The EAT has held in Kelly v University of Southampton that, as the University would not have committed an offence under the Asylum and Immigration Act 1996 by continuing to employ Dr Kelly after her leave to remain in the UK had expired, the dismissal was unfair.
Dr Kelly, a US citizen, held a post at the University of Southampton. Her work permit was valid until 8 January 2006 but a separate document issued by the UK immigration authorities stated that her leave to remain would expire a year earlier, in January 2005. The University dismissed Dr Kelly in January 2005 on the understanding that if she had no legal right to be in the UK they would be breaking the law by continuing her employment.
The EAT held, after considering the detail of the relevant statutory provisions, that the University would not have committed an offence by continuing Dr Kelly's employment as, under the Immigration Rules, she still had permission to work in the UK. Her appeal was allowed and she was found to have been unfairly dismissed.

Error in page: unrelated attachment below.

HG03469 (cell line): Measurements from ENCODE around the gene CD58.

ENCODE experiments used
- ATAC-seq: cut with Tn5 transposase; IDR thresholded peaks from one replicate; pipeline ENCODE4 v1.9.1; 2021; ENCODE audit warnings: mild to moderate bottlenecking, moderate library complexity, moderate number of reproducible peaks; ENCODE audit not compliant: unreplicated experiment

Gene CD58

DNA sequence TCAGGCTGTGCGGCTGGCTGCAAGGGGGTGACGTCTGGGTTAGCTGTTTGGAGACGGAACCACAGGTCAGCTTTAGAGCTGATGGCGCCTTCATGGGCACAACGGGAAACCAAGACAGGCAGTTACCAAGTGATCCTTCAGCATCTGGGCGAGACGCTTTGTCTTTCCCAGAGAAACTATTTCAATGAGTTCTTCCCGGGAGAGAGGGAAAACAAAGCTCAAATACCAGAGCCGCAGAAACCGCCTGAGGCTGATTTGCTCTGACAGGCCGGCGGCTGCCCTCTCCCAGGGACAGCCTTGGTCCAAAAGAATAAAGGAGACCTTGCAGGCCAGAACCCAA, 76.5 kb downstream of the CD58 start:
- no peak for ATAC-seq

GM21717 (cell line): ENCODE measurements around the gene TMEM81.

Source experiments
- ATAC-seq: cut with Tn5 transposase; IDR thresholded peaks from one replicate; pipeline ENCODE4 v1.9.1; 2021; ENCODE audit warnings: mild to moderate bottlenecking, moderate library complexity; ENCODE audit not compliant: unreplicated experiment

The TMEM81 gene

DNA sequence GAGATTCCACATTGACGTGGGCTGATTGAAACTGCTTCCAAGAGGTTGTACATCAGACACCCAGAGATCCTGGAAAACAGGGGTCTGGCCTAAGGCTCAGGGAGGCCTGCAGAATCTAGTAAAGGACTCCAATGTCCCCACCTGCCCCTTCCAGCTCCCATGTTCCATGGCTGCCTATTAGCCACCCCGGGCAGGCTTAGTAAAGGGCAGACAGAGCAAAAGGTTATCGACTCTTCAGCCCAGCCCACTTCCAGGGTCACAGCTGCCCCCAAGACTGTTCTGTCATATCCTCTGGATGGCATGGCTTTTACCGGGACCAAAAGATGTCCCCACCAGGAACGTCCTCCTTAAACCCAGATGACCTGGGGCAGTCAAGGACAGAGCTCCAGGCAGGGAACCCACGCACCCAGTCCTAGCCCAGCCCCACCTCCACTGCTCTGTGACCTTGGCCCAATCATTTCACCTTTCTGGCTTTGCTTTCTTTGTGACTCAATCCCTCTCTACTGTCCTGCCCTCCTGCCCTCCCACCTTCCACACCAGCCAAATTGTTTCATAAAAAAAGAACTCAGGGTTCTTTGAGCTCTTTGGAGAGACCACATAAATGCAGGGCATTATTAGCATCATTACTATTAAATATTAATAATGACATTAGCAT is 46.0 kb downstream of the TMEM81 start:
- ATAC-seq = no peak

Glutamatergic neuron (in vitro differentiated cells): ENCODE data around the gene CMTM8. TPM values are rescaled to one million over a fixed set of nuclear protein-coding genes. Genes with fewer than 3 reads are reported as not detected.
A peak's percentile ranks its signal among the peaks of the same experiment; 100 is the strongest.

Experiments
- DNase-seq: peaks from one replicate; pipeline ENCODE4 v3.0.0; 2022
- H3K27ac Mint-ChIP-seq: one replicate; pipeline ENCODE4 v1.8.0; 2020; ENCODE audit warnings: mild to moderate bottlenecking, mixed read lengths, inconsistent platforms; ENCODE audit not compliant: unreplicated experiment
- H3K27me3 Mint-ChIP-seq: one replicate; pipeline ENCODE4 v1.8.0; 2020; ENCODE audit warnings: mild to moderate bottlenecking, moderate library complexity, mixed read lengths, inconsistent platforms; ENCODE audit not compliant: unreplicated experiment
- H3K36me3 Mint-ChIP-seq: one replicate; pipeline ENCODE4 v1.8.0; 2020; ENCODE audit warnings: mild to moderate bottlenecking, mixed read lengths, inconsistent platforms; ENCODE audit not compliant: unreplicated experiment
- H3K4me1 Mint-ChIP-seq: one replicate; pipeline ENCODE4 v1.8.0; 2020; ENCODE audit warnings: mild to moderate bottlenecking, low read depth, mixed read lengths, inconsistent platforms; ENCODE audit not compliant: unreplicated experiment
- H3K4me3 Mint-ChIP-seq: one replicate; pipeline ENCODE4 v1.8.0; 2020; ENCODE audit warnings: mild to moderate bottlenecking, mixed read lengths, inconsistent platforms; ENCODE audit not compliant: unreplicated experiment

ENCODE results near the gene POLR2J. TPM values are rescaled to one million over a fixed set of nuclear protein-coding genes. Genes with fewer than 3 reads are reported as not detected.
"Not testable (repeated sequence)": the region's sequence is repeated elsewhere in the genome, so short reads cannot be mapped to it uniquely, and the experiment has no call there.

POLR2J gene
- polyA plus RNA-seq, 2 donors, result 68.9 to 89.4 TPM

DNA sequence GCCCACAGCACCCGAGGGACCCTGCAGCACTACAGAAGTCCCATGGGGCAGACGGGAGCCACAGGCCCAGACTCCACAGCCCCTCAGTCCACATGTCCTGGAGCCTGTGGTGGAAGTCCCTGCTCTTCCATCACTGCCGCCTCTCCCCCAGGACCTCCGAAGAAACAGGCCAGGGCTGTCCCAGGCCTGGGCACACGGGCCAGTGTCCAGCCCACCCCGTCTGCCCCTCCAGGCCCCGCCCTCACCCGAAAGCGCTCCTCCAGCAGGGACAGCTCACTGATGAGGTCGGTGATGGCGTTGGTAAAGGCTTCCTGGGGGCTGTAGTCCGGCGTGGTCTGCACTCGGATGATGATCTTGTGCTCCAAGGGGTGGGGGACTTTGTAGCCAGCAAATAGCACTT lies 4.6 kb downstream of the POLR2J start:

Impact on employers
- With the increasing number of foreign workers in the UK, this case is a useful reminder that employers need to look carefully at the technicalities of the Immigration Rules and the ambiguities that they can at times give rise to before dismissing an employee whose permission to work or leave to remain in the UK has apparently expired.
- Employers should also note the EAT's comments that it will not always be reasonable to dismiss, even where the employee's continued employment would contravene Immigration Rules or any other enactment. It is necessary to consider all the facts and circumstances in such situations and not to treat dismissal as an inevitable outcome.